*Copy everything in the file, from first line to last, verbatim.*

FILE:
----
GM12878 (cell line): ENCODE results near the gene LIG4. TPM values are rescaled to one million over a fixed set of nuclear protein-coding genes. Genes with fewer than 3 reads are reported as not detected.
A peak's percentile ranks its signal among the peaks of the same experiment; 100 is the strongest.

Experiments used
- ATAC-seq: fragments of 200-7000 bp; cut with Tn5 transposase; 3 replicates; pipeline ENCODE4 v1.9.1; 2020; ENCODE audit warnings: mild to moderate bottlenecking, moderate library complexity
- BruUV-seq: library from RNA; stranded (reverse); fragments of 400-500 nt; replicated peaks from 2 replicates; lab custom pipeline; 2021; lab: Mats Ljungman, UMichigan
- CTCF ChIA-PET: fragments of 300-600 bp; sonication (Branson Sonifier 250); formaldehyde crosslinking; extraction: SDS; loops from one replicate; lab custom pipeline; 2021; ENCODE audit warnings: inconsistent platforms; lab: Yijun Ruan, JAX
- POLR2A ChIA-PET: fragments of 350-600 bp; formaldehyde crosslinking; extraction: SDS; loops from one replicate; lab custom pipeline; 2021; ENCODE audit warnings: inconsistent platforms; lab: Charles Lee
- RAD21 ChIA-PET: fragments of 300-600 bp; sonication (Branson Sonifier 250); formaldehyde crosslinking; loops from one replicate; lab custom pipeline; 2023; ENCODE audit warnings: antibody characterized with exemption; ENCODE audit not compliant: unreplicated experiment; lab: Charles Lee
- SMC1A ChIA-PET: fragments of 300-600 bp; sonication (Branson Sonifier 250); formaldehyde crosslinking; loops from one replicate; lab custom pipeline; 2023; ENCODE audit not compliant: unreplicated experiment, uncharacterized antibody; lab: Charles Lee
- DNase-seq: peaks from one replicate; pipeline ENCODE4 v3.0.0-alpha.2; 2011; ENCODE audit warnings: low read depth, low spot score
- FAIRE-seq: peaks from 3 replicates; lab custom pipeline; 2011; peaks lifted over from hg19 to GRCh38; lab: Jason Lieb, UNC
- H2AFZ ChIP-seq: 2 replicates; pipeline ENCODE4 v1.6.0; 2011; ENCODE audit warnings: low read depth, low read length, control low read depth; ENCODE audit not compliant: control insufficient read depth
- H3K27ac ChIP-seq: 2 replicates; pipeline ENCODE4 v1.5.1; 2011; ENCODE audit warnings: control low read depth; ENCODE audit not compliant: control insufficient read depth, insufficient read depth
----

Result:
GM12878 (cell line): ENCODE results near the gene LIG4. TPM values are rescaled to one million over a fixed set of nuclear protein-coding genes. Genes with fewer than 3 reads are reported as not detected.
A peak's percentile ranks its signal among the peaks of the same experiment; 100 is the strongest.

Experiments used
- ATAC-seq: fragments of 200-7000 bp; cut with Tn5 transposase; 3 replicates; pipeline ENCODE4 v1.9.1; 2020; ENCODE audit warnings: mild to moderate bottlenecking, moderate library complexity
- BruUV-seq: library from RNA; stranded (reverse); fragments of 400-500 nt; replicated peaks from 2 replicates; lab custom pipeline; 2021; lab: Mats Ljungman, UMichigan
- CTCF ChIA-PET: fragments of 300-600 bp; sonication (Branson Sonifier 250); formaldehyde crosslinking; extraction: SDS; loops from one replicate; lab custom pipeline; 2021; ENCODE audit warnings: inconsistent platforms; lab: Yijun Ruan, JAX
- POLR2A ChIA-PET: fragments of 350-600 bp; formaldehyde crosslinking; extraction: SDS; loops from one replicate; lab custom pipeline; 2021; ENCODE audit warnings: inconsistent platforms; lab: Charles Lee
- RAD21 ChIA-PET: fragments of 300-600 bp; sonication (Branson Sonifier 250); formaldehyde crosslinking; loops from one replicate; lab custom pipeline; 2023; ENCODE audit warnings: antibody characterized with exemption; ENCODE audit not compliant: unreplicated experiment; lab: Charles Lee
- SMC1A ChIA-PET: fragments of 300-600 bp; sonication (Branson Sonifier 250); formaldehyde crosslinking; loops from one replicate; lab custom pipeline; 2023; ENCODE audit not compliant: unreplicated experiment, uncharacterized antibody; lab: Charles Lee
- DNase-seq: peaks from one replicate; pipeline ENCODE4 v3.0.0-alpha.2; 2011; ENCODE audit warnings: low read depth, low spot score
- FAIRE-seq: peaks from 3 replicates; lab custom pipeline; 2011; peaks lifted over from hg19 to GRCh38; lab: Jason Lieb, UNC
- H2AFZ ChIP-seq: 2 replicates; pipeline ENCODE4 v1.6.0; 2011; ENCODE audit warnings: low read depth, low read length, control low read depth; ENCODE audit not compliant: control insufficient read depth
- H3K27ac ChIP-seq: 2 replicates; pipeline ENCODE4 v1.5.1; 2011; ENCODE audit warnings: control low read depth; ENCODE audit not compliant: control insufficient read depth, insufficient read depth